Skip to main content

A Bombardier Q400 NextGen turboprop airliner sits under construction in one of the hangars at the Bombardier Aerospace plant at Downsview airport, in Toronto on Tuesday, April 6, 2010.Norm Betts

Bombardier Inc.'s plan to sell a manufacturing plant on a coveted piece of land near Toronto is running into opposition from the company's own employees.

Unifor, the union that represents about 2,000 production and office staff at the Downsview facility, is lobbying government officials to reject any requests for a re-zoning to allow residential development, which would make it easier for Bombardier to find a buyer. Downsview, where the company assembles Global 6000 business jets and Q400 turboprops, is now restricted to industrial use.

"We don't want to move,'' Scott McIlmoyle, president of Unifor Local 112, said in a telephone interview. "Our position is that we're going to do everything we can to keep our members and our work right there. We have a responsibility to look after our members.''

Chief Executive Officer Alain Bellemare is seeking to sell Downsview as he steps up efforts to increase cash generation at the debt-laden maker of planes and trains. Canada's biggest aerospace company has hired advisers to find a buyer for the property and is looking at scenarios that include relocating production near the city's Lester B. Pearson International Airport.

Underutilized asset

Bombardier said in January it had begun reviewing options for Downsview because it uses only about 10 percent of the 150-hectare (375-acre) site and bears the entire cost of operating a two-kilometer (7,000-foot) runway. Downsview is "an amazing piece of land,'' Bellemare said Feb. 15 on a conference call with analysts. "It's an underutilized asset. We can do the same type of work somewhere else and really unlock huge value."

Efforts to sell the property are underway and the Montreal-based company hopes to complete a deal "relatively quickly in 2018,'' Bellemare also said last month. He didn't elaborate on possible financial terms.

Selling Downsview would buoy Bellemare's efforts to strengthen Bombardier's balance sheet, following an announcement last week that the Montreal-based company planned to raise at least C$638.4 million ($498 million) in equity. Bombardier is saddled with about $9.2 billion of debt after investing in research and development of new aircraft such as the C Series commercial jetliner and the Global 7000 private jet.

Downsview could fetch as much as $1 billion, a "wild card'' that would add "upside'' to Bombardier, Cowen & Co. analyst Cai von Rumohr said in a note to clients Feb. 20.

Residential option

Potential bidders could be developers that want to build residential buildings there because it's near a subway station, though city officials may not be keen on replacing the employment land with condominium towers, Ed Sonshine, CEO of RioCan Real Estate Investment Trust, said in a recent interview. Sonshine, who was approached about the property last year, said he wasn't interested.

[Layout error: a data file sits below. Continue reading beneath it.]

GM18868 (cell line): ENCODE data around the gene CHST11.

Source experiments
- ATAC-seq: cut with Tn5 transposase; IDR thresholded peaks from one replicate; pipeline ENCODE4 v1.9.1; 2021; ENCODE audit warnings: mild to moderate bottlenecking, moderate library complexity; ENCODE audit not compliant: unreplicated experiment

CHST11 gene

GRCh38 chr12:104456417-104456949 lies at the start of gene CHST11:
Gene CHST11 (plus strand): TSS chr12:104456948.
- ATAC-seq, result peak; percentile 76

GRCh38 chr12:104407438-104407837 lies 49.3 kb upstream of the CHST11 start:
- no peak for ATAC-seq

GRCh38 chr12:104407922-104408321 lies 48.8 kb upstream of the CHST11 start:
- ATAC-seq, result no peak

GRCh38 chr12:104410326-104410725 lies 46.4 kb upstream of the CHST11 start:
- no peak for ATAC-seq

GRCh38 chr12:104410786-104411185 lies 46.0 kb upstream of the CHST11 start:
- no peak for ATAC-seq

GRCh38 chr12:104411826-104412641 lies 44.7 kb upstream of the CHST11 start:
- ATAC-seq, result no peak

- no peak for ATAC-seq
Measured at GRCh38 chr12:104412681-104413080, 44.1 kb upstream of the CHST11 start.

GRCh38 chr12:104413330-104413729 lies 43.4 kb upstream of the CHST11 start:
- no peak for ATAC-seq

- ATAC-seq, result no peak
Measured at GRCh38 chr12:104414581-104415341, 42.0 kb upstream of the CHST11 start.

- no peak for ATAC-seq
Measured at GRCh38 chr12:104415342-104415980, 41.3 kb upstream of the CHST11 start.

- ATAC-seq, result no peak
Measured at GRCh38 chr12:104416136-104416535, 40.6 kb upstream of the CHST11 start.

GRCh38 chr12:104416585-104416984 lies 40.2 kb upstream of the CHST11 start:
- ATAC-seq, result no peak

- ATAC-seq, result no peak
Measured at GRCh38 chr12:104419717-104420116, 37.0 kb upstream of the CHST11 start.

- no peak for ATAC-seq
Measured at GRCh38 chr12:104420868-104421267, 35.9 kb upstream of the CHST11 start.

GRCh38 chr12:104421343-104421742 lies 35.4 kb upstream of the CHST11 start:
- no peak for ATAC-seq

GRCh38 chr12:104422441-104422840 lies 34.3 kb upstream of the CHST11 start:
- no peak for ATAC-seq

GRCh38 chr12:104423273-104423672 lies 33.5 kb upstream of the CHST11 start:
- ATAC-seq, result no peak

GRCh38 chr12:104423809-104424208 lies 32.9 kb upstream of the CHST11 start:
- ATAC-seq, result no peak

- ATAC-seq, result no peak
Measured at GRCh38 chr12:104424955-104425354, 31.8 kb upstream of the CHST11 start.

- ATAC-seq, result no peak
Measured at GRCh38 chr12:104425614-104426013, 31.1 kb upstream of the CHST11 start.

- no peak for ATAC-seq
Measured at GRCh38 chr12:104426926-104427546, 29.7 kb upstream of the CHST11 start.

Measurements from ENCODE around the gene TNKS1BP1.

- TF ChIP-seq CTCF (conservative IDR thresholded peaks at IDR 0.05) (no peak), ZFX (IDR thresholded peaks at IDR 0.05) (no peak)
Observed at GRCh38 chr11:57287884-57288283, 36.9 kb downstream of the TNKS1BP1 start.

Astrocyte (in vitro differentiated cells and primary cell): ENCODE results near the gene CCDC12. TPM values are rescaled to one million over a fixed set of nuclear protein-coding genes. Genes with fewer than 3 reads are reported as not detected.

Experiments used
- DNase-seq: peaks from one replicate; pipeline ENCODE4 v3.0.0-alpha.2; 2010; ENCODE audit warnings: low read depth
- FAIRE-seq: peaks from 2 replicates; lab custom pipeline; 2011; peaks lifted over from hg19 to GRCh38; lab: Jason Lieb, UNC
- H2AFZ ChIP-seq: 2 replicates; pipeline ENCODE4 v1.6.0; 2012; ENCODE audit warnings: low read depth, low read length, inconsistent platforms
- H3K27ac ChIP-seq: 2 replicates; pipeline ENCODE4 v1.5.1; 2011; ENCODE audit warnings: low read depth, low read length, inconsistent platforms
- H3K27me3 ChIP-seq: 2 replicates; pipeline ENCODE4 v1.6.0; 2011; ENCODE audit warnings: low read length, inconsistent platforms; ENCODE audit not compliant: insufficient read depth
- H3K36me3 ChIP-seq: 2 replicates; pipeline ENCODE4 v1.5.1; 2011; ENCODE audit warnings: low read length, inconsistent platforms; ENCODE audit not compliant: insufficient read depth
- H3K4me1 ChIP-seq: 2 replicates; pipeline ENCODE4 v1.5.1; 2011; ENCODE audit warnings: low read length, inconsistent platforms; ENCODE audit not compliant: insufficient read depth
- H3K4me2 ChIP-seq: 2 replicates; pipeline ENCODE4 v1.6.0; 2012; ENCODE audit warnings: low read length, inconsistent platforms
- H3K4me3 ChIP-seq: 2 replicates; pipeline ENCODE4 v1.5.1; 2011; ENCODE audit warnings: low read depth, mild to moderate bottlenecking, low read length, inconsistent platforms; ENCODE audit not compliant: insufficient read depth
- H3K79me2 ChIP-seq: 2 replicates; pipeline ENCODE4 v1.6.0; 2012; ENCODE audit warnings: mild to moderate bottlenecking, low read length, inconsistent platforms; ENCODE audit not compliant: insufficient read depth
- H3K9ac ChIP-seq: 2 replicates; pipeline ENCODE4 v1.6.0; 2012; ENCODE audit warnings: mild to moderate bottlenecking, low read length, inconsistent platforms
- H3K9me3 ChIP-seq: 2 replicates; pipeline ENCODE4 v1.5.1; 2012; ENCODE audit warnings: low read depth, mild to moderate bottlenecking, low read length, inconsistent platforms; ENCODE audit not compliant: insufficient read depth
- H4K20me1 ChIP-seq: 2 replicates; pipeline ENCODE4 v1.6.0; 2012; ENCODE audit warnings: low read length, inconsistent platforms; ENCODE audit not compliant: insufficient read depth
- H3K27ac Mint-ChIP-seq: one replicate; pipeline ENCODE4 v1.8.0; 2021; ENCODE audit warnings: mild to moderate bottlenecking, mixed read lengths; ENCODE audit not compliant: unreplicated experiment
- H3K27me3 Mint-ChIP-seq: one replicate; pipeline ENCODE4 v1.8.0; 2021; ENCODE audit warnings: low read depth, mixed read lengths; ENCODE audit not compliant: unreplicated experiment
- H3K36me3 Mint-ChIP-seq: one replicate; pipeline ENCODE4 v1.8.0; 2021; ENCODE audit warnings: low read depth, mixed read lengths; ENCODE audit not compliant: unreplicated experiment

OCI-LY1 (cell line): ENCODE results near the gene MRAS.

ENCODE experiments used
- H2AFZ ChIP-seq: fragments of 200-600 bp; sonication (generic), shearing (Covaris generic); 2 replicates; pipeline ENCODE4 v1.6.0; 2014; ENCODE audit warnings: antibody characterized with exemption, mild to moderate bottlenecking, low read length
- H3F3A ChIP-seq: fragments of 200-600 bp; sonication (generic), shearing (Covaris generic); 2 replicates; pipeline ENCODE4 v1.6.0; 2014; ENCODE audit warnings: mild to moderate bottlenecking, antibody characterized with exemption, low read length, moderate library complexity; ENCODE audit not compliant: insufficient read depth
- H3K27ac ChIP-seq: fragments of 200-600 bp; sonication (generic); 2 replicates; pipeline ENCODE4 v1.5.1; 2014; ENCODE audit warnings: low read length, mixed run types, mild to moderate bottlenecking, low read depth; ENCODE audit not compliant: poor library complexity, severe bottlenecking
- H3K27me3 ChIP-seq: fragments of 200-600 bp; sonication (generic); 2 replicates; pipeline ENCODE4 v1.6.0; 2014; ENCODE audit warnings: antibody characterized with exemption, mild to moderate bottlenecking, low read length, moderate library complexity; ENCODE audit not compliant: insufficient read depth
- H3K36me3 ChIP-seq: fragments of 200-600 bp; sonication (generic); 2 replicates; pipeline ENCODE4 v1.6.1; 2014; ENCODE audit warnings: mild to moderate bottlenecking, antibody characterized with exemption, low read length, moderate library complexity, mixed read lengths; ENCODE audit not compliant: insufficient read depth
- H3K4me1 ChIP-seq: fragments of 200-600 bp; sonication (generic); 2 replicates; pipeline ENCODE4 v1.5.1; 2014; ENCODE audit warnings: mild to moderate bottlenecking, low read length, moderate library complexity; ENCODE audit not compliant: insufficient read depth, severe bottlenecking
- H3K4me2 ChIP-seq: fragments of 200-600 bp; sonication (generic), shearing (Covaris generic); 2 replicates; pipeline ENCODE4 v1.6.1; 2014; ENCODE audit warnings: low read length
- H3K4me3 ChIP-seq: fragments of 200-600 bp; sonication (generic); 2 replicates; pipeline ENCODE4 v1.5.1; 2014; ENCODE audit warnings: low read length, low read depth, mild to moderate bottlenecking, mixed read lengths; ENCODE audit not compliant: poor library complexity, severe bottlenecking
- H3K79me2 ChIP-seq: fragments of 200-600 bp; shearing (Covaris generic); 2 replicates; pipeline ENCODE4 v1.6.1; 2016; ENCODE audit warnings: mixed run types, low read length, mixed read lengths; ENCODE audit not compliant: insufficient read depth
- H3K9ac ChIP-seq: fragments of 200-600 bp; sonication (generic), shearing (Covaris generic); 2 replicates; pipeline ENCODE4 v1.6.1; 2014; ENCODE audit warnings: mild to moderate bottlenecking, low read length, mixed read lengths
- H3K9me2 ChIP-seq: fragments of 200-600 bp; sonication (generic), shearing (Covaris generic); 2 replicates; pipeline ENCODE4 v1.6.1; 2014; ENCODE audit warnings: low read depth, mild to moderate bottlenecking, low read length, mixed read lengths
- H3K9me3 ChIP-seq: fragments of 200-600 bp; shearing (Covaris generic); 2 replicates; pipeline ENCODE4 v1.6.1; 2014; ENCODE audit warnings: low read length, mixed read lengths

"There's probably only half a dozen players that can handle it, and again, it's a fairly long term deal, it's a massive deal and there's a lot of issues with it," he said. "I think it'll all get sorted out and I think somebody will buy it, but all these issues do is impact value."

Bombardier advised Unifor late last year that the company wanted to sell Downsview and consider a move, McIlmoyle said. Pearson is the company's "preferred option,'' he added.

Moving production to Pearson represents "one option, and we're looking at all the options right now,'' Simon Letendre, a Bombardier spokesman, said in a telephone interview. "There is a lot of interest in Downsview because of its location.''

Jet production

Asked about Downsview's status, Letendre said it would be up to the buyer to obtain permission for a zoning change. "Our priority is to extract the value from this land, and to make sure there is no interruption in production,'' he said.

In the meantime, Unifor is lobbying city, provincial and federal government officials to preserve Downsview's designation as an industrial site. About 3,500 people currently work at the Bombardier facility.

Bombardier's collective agreement with Unifor Local 112 expires in June. The deal calls for Bombardier to perform final assembly of the Q400 and the Global 5000 and 6000 business jets at Downsview. Workers at the site have recently begun assembling the ultra-long-range Global 7000, Bombardier's next big revenue generator. Deliveries of the jet are due to start in the second half of 2018.

Airbus is buying a majority stake in Bombardier's C Series program and assembling the plane in the U.S. to avoid import duties. Bombardier CEO Alain Bellemare says the partnership will mean an increased production of planes.

The Canadian Press

Interact with The Globe